And in some ways that's why I'm thankful for the advances in computing technology that have given us the tools of social media. Because the existence of social media is keeping cancer in the public eye in a way that is confronting and personal, and in a way that reminds us all, that cancer can strike anyone and at any time. Cancer doesn't discriminate. Mrs. Edward's' death and the collective online coverage and dissemination of grief clearly displayed a personal reaction that went far beyond that which a simple newsprint obituary would have evoked. Indeed, I felt incredibly sad that yet another woman had died from this disease, but I was almost guiltily glad that her fame and celebrity, and associated online persona was bringing much-needed attention to the fact that metastatic breast cancer is for many, a fait accompli, to which death is the final outcome, despite the proliferation of treatments and the very best in medical care. And it is from this perspective, that I hope for myself and the many other women dealing with this insidious disease, that the public won't soon forget exactly what it means to be diagnosed with breast cancer. Mrs Edward's death should serve as a call to action to do better in the fight to combat and eradicate this disease and we must keep talking about it and using social media to keep the message never far from the public consciousness.
For those of us living with cancer and other serious illness, social media has allowed us to connect as a giant virtual support group where we find like-minded individuals and where we are able to shout our frustrations to the universe without judgement. We can find information at a moments notice and count on the fact that someone will always be there who's going through exactly the same thing. Even though we generally never meet these virtual compadres or form a relationship beyond our online forums, discussion threads, blog comments, twitter feeds or Facebook pages, there's something incredibly powerful in being part of a group mindset, in dealing with emotions and challenges of catastrophic illness. Although many of us come with completely different viewpoints, different strategies for coping, and some come simply to read and ponder, whilst others are motivated to activism of some sort, there is comfort in knowing that you are not alone. In fact Chemobabe in her latest post entitled "Good Company" articulates why we have this innate need to seek each other out when she said:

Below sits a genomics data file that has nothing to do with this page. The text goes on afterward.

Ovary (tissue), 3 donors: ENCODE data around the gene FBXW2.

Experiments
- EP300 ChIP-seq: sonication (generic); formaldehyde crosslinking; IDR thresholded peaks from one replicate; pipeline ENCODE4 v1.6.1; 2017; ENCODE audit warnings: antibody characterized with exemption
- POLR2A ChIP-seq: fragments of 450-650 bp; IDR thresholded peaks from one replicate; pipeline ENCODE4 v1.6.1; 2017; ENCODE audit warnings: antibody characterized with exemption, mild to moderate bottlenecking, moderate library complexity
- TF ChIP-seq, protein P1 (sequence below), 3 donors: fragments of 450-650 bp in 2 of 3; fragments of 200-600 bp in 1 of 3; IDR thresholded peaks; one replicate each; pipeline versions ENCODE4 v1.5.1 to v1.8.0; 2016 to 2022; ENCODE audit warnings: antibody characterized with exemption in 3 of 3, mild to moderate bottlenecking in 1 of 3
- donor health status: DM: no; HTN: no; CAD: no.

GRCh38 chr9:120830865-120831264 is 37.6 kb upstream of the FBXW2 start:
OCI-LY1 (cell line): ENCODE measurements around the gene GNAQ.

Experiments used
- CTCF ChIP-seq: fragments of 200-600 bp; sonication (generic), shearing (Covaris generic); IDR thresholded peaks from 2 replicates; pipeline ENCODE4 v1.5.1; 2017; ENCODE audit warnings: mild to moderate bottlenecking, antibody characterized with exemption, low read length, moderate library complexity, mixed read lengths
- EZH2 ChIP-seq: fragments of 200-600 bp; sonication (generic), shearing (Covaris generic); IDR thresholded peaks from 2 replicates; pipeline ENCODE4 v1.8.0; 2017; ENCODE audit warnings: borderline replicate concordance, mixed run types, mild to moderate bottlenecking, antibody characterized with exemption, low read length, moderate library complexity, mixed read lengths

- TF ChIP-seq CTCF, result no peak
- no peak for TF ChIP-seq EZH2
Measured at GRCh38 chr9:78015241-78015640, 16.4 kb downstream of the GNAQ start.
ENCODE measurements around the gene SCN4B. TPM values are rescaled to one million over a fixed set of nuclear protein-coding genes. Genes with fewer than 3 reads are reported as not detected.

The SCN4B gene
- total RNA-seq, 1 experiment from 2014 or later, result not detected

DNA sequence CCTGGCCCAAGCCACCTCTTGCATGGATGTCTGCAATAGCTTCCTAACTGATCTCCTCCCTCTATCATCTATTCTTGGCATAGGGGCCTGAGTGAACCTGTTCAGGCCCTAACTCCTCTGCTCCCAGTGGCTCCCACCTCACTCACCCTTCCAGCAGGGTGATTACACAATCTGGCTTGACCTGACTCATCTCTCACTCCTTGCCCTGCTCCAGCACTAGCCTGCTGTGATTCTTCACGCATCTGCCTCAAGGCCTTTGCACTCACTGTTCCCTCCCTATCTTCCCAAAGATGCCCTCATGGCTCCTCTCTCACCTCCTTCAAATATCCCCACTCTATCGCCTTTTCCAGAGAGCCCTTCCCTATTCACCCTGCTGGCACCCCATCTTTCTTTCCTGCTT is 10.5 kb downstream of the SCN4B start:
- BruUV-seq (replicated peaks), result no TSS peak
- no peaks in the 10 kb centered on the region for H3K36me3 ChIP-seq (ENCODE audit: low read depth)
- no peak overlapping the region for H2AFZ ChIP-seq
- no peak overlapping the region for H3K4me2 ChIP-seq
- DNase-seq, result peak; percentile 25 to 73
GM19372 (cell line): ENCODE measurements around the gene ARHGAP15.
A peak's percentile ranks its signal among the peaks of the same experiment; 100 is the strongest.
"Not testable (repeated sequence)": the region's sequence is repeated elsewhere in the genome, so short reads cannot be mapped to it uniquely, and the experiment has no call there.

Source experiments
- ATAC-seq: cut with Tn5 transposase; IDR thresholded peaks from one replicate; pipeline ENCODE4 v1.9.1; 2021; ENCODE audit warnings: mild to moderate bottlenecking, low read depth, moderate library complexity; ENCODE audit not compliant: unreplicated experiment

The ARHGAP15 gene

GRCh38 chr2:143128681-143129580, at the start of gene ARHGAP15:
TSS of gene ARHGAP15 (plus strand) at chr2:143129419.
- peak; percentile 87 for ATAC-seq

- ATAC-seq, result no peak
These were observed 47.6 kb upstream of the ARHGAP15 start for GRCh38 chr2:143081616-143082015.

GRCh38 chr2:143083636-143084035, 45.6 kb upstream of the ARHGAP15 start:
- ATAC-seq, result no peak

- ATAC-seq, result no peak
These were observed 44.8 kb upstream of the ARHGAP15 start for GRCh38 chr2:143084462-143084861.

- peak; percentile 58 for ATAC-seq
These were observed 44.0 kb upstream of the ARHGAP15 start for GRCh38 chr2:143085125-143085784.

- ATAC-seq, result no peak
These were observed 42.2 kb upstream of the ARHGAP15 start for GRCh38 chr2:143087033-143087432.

"We survivors need each other. We live in an emotional reality that might be conceptualized but not fully understood by others who are outside of our experience, no matter how much they love us. It is often a lonely place."Ultimately, living and dying in the age of social media may seem incomprehensible, and even abhorrent to some. But it does serve a purpose, especially for those dealing with serious illness. Feelings of isolation and inherent loneliness are common problems - often it's easier to write about what's going on than it is to talk with close relatives or friends, and there is certainly therapeutic value to be gained from being able to honestly articulate what you are feeling by shouting anonymously to the universe. You are being heard and you are not insignificant.
And this is why I think the dying lady felt the need to blog her final moments to the world. Because she wanted to remind the world that she still mattered. And that she still had something to say. And this is also why Elizabeth Edwards chose to publish her final words via her Facebook status. Because she too, still wanted to be heard. And that's all any of us want. Just to be heard.
It's kind of interesting to think that our blogs, Twitter feeds, and Facebook pages stored as binary code and bits and bytes on a server somewhere, may one day become our opus. In perpetuity, we can continue to be heard.
So my friends, I say to you. Keep writing.
|People just want to be heard